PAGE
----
In this tutorial, you’ll go through easy steps for creating a nice envelope icon. There’s a light use of the Pen Tool in the tutorial, but most of it uses Selection Tools to create this icon. The stamp is also explained in a simple manner. I am sure you’ll get familiar with some useful techniques as you go through!
Final Image Preview
Take a look at the icon we’ll be creating. Want access to the full PSD files and downloadable copies of every tutorial, including this one? Join Psd Plus for just $19/month. You can view the final image preview below.
- Program: Photoshop and newer
- Difficulty: Basic
- Estimated Completion Time: 25-45 minutes
Create a new 512 pixel by 512 pixel document with either a white or transparent background. Since the envelope is going to be white, it’d be helpful to fill the background (Alt + BackSpace) with a shade of gray (9D9D9D). Drag a horizontal and a vertical guide at the center of the canvas for convenience.
You need to press Command + R to reveal rulers bar (if it’s hidden) from where you can grab guides.
Create a new layer set named “envelope.” Select the Rectangular Marquee Tool (M) and on a new layer, fill a selection with white as shown. Name this layer as “body.”
Double-click the new layer thumbnail in the layers palette and give it a Gradient Overlay.
Create a new layer and name it “pattern.” Using the Rectangular Marquee Tool, fill selections alternately with the colors: #6092BD and #E8414. Make sure that the distance between all the sections is the same.
Move the pattern towards the left so that it touches the end of the envelope’s body. Go to Edit > Transform > Skew and skew the pattern downward from its right end. Move it a few pixels up and remove the part that flows outside the envelope’s body using the Eraser Tool (E).
Create a new layer and name it “shade.” Command-click on the “body” layer and stretch a black to white gradient as shown. Set the layer mode of the layer to Multiply and reduce its Opacity to 30%.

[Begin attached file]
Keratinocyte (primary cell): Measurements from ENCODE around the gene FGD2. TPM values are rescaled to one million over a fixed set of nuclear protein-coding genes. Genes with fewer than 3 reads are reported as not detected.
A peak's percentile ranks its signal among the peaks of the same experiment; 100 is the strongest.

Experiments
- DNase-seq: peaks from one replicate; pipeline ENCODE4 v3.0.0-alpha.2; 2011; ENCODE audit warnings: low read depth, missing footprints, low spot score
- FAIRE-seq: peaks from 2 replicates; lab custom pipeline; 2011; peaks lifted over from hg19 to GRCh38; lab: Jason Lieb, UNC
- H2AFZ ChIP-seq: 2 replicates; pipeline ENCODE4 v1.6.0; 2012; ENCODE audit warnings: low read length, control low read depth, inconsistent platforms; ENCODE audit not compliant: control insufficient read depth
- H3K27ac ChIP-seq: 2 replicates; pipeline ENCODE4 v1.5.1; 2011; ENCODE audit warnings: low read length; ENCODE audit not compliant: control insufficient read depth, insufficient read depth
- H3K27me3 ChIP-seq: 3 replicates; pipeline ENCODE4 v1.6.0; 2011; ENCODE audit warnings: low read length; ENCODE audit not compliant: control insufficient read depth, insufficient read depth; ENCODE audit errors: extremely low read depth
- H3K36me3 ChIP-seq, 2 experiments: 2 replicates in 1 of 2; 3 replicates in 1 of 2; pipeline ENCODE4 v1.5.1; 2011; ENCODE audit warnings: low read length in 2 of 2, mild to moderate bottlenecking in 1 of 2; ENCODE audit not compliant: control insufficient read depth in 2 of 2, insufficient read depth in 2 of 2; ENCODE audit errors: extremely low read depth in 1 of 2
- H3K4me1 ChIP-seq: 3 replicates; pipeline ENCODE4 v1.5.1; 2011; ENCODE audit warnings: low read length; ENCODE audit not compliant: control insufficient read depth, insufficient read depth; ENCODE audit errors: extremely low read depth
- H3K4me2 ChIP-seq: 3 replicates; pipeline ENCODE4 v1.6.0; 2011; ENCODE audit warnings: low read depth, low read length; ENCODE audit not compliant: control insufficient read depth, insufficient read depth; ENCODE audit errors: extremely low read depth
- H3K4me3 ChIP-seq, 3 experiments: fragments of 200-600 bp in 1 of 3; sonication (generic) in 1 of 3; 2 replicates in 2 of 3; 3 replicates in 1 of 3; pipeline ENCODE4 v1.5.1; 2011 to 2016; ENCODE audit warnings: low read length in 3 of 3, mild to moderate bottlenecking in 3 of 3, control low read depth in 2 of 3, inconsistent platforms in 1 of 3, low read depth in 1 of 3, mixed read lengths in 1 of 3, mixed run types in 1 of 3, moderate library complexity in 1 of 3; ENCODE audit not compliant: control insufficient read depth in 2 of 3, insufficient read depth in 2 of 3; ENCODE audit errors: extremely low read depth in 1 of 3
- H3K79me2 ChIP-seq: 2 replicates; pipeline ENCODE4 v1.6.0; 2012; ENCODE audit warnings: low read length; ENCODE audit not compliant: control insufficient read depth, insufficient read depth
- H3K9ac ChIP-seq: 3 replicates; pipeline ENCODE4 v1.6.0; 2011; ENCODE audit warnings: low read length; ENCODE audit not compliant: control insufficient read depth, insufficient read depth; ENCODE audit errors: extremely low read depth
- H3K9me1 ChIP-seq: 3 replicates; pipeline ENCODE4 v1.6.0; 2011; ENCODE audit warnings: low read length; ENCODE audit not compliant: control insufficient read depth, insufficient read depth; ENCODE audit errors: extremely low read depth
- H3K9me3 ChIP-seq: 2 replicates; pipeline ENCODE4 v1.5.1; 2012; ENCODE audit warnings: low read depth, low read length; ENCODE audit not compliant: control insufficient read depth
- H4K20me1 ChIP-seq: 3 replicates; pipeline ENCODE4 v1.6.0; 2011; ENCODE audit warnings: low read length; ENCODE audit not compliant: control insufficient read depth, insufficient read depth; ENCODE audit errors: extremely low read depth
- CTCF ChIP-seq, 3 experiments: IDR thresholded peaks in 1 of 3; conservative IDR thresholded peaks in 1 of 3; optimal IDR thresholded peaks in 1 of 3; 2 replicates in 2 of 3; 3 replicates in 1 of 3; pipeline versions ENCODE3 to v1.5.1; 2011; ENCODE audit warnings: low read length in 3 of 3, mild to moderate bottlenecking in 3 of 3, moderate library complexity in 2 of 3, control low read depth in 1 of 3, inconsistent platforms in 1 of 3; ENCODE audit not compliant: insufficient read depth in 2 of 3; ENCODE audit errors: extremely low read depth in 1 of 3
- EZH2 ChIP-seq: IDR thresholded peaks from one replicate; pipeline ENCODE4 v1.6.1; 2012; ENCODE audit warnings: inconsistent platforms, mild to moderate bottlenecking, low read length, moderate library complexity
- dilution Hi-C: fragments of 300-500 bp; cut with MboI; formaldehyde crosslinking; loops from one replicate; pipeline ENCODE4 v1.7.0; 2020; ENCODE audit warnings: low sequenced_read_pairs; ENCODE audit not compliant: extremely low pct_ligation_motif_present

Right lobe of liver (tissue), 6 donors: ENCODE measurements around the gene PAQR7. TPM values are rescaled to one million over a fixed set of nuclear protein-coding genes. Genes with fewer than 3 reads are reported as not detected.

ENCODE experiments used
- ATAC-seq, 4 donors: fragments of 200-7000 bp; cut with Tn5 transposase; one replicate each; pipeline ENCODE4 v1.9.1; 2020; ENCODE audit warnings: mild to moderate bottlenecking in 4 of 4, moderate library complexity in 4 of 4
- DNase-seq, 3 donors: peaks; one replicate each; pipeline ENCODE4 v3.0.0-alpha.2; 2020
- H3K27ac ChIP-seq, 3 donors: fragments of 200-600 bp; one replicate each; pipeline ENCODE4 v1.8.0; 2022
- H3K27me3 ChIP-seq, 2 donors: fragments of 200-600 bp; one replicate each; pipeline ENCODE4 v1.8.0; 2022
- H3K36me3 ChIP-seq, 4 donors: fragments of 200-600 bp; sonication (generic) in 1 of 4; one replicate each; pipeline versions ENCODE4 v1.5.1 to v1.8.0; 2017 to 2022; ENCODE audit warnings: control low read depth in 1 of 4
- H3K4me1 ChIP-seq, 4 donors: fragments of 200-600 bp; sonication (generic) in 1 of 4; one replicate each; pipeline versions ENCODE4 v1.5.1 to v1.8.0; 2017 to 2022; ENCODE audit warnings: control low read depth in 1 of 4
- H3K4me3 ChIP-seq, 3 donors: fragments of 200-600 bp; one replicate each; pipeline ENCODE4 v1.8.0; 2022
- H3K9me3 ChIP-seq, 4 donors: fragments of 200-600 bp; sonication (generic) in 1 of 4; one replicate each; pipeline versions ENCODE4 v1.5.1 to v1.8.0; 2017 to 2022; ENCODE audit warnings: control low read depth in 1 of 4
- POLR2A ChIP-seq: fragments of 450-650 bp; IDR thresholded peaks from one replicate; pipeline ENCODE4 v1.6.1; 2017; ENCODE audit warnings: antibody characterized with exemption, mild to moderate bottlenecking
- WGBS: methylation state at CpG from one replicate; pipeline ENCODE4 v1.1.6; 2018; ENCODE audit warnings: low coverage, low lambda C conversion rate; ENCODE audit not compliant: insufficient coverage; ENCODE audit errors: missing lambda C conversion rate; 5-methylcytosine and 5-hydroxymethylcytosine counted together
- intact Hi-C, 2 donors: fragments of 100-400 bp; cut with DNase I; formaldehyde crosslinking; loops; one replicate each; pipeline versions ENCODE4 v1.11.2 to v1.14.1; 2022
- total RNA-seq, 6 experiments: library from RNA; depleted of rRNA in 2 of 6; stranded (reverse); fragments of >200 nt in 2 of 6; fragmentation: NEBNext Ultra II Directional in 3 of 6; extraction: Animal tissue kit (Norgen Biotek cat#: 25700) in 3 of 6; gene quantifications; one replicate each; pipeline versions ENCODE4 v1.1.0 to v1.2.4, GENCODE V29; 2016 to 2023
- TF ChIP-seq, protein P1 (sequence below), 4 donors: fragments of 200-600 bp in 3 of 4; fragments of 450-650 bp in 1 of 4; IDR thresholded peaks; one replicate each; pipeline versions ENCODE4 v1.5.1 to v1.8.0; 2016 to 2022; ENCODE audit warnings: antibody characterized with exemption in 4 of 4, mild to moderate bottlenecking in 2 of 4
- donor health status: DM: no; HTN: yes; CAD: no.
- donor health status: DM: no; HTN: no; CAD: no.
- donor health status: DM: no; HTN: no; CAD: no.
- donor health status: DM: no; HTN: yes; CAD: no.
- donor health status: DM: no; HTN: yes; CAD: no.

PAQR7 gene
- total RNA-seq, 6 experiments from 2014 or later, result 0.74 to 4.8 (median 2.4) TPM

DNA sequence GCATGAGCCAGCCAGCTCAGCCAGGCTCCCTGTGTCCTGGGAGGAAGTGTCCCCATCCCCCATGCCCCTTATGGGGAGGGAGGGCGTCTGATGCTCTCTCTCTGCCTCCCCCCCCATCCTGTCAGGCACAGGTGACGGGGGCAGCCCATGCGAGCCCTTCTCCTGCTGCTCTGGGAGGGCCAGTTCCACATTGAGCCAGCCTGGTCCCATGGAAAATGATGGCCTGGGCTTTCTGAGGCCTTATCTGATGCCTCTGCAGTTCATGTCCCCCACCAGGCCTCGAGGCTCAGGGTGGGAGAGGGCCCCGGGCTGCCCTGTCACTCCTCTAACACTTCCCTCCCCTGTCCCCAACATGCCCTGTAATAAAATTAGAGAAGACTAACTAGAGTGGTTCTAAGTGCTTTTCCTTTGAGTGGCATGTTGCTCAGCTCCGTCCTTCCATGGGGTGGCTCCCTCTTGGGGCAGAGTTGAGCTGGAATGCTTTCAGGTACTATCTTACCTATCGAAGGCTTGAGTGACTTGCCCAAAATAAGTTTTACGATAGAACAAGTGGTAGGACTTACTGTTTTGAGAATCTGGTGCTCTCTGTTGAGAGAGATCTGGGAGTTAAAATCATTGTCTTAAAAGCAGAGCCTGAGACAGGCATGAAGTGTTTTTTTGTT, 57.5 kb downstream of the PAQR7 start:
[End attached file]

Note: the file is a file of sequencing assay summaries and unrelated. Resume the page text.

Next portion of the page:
You now need to put a similar pattern and shade on the opposite side of the body. To do so, first duplicate the “pattern” layer (Command + J). With the duplicate layer selected, go to Edit > Transform > Flip Horizontal and move it exactly to the right edge of the body. Do the same for the “shade” layer.
Select Pen Tool and make a shape like one below. Name the shape layer as “lower.”
You can use further guides for exact alignment.
Give the “lower” layer the following layer styles.
Make a copy of the “pattern” layer (the one on left) and place the duplicate layer above the “lower” layer in the layers palette. Go to Edit > Transform > Rotate 90deg CCW. Move the pattern layer to the position shown.
Clear the extreme two incomplete sections of the pattern using the Eraser Tool (E). There’s room for one complete section in the pattern below. Select the Polygonal Lasso Tool (L) and make a selection covering one of the blue parts of the pattern. Right-click on it and select “Layer via copy” from the menu. Move it rightward so that you get a desirable result.
Command-click on the “lower” layer, and on a new layer stretch a black to white gradient as you did in Step 6. The only difference is that this time, you stretch the gradient vertically up. After that, change the Blending Mode of the layer to Multiply and reduce its Opacity to 50%.
Create a new layer and place it under the “lower” layer in the layers palette. Command-click on the “lower” layer and fill the selection with black on the new layer. Press Command + T and increase its height to 102%. Now go to Filter > Blur > Gaussian Blur, type 0.7px and click OK. Reduce its Opacity to 40% and clear out its portion that flows outside the envelope’s body.